A fistula is an abnormal connection between two hollow spaces (epithelial surfaces), such as blood vessels, intestines, or other hollow organs. Fistulas are usually caused by injuries or surgeries resulting in infection or inflammation. Also sometimes fistulae are created for therapeutic purpose.
Types of fistulas include:
- Blind - with only one open end. Also known as sinus tracts
- Complete - with both external and internal openings
- Incomplete - a fistula with an external skin opening, which does not connect to any internal organ
- Eye, adnexa, ear, and mastoid process: Lacrimal fistula, carotid cavernous fistula, mastoid fistula, craniosinus fistula, labyrinthine fistula, perilymph fistula, and preauricular fistula
- Circulatory system: Coronary arteriovenous fistula, arteriovenous fistula of pulmonary vessels, pulmonary arteriovenous fistula, cerebral arteriovenous fistula, arteriovenous fistula, and fistula of artery
- Respiratory system: Pyothorax with fistula and tracheoesophageal fistula
- Digestive system: Duodeno biliary fistula, salivary gland fistula, fistula of stomach and duodenum, gastrocolic fistula, gastrojejunocolic fistula, enterocutaneous fistula, gastric fistula, fistula of appendix, anal and rectal fissures and fistulas, anal fistula, anorectal fistula, fistula of intestine, enteroentral fistula, fistula of gallbladder, biliary fistula, and pancreatic fistula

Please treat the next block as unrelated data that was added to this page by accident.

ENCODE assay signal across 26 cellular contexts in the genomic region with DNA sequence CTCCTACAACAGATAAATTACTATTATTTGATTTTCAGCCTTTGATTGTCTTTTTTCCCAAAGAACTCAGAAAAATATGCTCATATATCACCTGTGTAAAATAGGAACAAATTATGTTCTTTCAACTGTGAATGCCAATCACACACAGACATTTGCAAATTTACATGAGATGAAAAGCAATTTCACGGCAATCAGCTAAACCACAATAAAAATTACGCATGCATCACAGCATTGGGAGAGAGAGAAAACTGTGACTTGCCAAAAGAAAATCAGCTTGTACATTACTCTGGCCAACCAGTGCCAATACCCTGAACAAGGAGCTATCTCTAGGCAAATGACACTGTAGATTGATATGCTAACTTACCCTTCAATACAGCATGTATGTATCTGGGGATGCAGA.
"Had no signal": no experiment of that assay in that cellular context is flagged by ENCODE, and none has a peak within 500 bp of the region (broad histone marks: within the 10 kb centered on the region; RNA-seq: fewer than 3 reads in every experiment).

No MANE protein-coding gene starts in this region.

- Musculoskeletal system and connective tissue: Fistula of joint
- Urogenital system: Vesicointestinal fistula, urethral fistula, vesicovaginal fistula, cervical fistula, enterovaginal fistula, and rectovaginal
- Congenital malformations, deformations and chromosomal abnormalities: Congenital preauricular fistula, Portal vein-hepatic artery fistula, congenital fistula of lip, Congenital fistula of salivary gland, congenital absence, atresia and stenosis of the rectum with fistula, congenital fistula of rectum and anus, congenital fistulae between uterus and digestive tract, and congenital rectovaginal fistula
- Inflammatory bowel disease causes of anorectal, enteroenteral, and enterocutaneous fistulas.
- Complications from gallbladder surgery can lead to biliary fistula.
- Radiation therapy, obstructed labor can lead to vesicovaginal and rectovaginal fistulas. Also, vesicovaginal and rectovaginal fistulas may also be caused by rape with foreign objects.
- Obstetric fistula develops when the blood supply to the tissues of the vagina, bladder (and/or rectum) is cut off during prolonged obstructed labor.
- Head trauma can lead to perilymph fistulas.
- Trauma to other parts of the body can cause arteriovenous fistulas.
- External causes include traumatic arteriovenous fistula and persistent postoperative fistula.
Physical examination: to determine the extent and pathway of the fistula
- Treatment for fistula depends on the cause and extent of the fistula.
- Surgery is often required to assure adequate drainage of the fistula. Surgical intervention combined with antibiotic therapy is usually required
- In some cases, fistula is temporarily covered e.g. cleft palate fistula is treated with a palatal obturator to delay the need for surgery to a more appropriate age.
- Surgical procedures commonly used are fistulotomy, placement of a seton (a cord that is passed through the path of the fistula to keep it open for draining)
- Filling the fistula with fibrin glue
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